Paris - Ask any of the riders and team officials involved who is going to win Sunday's Paris-Roubaix race and one name stands out above all others - Fabian Cancellara.
The 32-year-old Swiss rider, who has attracted the nickname "Spartacus" due to his power and resilience, is an overwhelming favourite for a third victory in the race, having completely dominated last weekend's Tour of Flanders.
The Paris-Roubaix, the most gruelling and arguably the most popular of the Spring classic races, takes the riders on a 256.5km ride from leafy Compiegne to a finish in the northern industrial town's velodrome.
The "Hell of the North", as it has been dubbed, offers no respite for the riders from start to finish with a series of climbs and the famed cobbled roads of northern France to contend with.
Cancellara, winner in 2006 and 2010, is aiming to become the 12th rider to pull off the Flanders-Roubaix double in back-to-back classics.
Even two bad falls in as many days this week, notably on Thursday when he and his RadioShack team went on the traditional reconnaissance ride of the race route, will not have shaken his resolve.
Coming hard on the heels of a nasty fall in Wednesday's GP d'Escaut, Thursday's setback saw Cancellara take refuge in the team car for 15km before resuming the training ride to the finish.
The previous day, he was able to pick himself up and finish the final 60km of the race but on Friday he admitted: "It's not ideal, but overall I'm happy to be sitting here and not in a hospital bed like I was last year."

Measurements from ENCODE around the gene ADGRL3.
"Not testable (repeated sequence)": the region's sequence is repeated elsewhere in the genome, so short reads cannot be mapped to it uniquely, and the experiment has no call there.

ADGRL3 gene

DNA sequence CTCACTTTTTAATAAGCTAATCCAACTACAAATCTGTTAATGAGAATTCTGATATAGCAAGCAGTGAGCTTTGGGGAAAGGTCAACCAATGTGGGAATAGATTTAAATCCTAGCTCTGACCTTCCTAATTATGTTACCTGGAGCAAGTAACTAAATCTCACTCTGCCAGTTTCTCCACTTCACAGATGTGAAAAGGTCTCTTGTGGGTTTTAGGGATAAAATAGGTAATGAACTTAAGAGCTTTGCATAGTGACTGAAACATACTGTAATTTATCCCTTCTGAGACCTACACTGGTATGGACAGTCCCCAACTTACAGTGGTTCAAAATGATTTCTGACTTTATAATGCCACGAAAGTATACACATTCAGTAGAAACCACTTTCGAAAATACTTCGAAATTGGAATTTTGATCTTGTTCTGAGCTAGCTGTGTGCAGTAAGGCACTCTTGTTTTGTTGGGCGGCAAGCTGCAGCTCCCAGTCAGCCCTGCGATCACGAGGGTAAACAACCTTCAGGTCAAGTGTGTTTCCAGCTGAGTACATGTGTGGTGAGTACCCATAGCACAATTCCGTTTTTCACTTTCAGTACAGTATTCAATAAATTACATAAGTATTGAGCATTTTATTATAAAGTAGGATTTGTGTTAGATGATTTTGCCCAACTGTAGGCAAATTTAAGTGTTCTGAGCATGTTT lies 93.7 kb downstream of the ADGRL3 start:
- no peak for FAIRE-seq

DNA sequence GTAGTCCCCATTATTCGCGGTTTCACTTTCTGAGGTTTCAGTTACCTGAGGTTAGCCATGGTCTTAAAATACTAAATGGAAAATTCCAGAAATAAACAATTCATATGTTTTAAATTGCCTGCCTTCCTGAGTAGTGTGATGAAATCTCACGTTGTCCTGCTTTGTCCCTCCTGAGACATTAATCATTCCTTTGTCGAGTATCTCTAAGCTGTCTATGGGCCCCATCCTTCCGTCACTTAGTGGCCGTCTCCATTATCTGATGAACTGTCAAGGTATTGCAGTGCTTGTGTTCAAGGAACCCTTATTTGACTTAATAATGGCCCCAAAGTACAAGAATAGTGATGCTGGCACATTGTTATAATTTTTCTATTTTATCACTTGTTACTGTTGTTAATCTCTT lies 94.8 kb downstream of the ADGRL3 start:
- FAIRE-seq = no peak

Cancellara, who suffered a broken collarbone after a fall in the Tour of Flanders and missed the Paris-Roubaix a year ago, added: "A lot of people are talking about me as the favourite, but we'll see how it turns out."
Filippo Pozzato of the Italian Lampre team, who has race ambitions of his own, reflects the general opinion, when he says Cancellara will be a massive favourite. "All eyes will be on him," the 31-year-old Venetian said.
Belgian Lotto rider Jurgen Roelandts, third in Flanders, says he feels his best hope of victory is a slip-up by the Swiss rider.
"Like the Tour of Flanders, my aim is to anticipate an attack from Cancellara. He's difficult to beat if he hasn't got a problem, but it's up to us to make him make that mistake."
Frederic Guesdon, former winner of the race and sporting director of the French FDJ team, said: "Physically, he's head-and-shoulders above everyone else. For sheer strength, he's unbeatable!"
That view is echoed by another French team leader, Dominique Arnould of Europcar.
"He is a level above everyone else. The problem is he rides faster than any of the five riders behind him..."
But his rivals need not despair entirely, as in 2011 Cancellara was stronger than anyone over the Tour of Flanders but got beaten at the finish and, having dominated the Paris-Roubaix, he lost out in the final run-in to Belgium's Johan Vansummeren.
"The only possible tactic is to isolate him," Arnould said. "But that means setting off from way out and make all his team-mates work by battling to eliminate them."
Italian rider Pozzato, who was second in the Paris-Roubaix in 2009 but has had a disappointing season so far, still hopes to redeem himself after finishing 44th in Flanders. "I've got to be more competitive than last week," he said.
"At the start of the season I set myself three targets: Milan-San Remo, the Tour of Flanders and the Paris-Roubaix. This is my last chance."
One man who will not be troubling Cancellara, though, is last year's winner Tom Boonen of Belgium.
Boonen, who with compatriot Roger de Vlaeminck holds the record of four wins, is out with a broken rib picked up in a fall in last week's Tour of Flanders and will be in plaster for three weeks.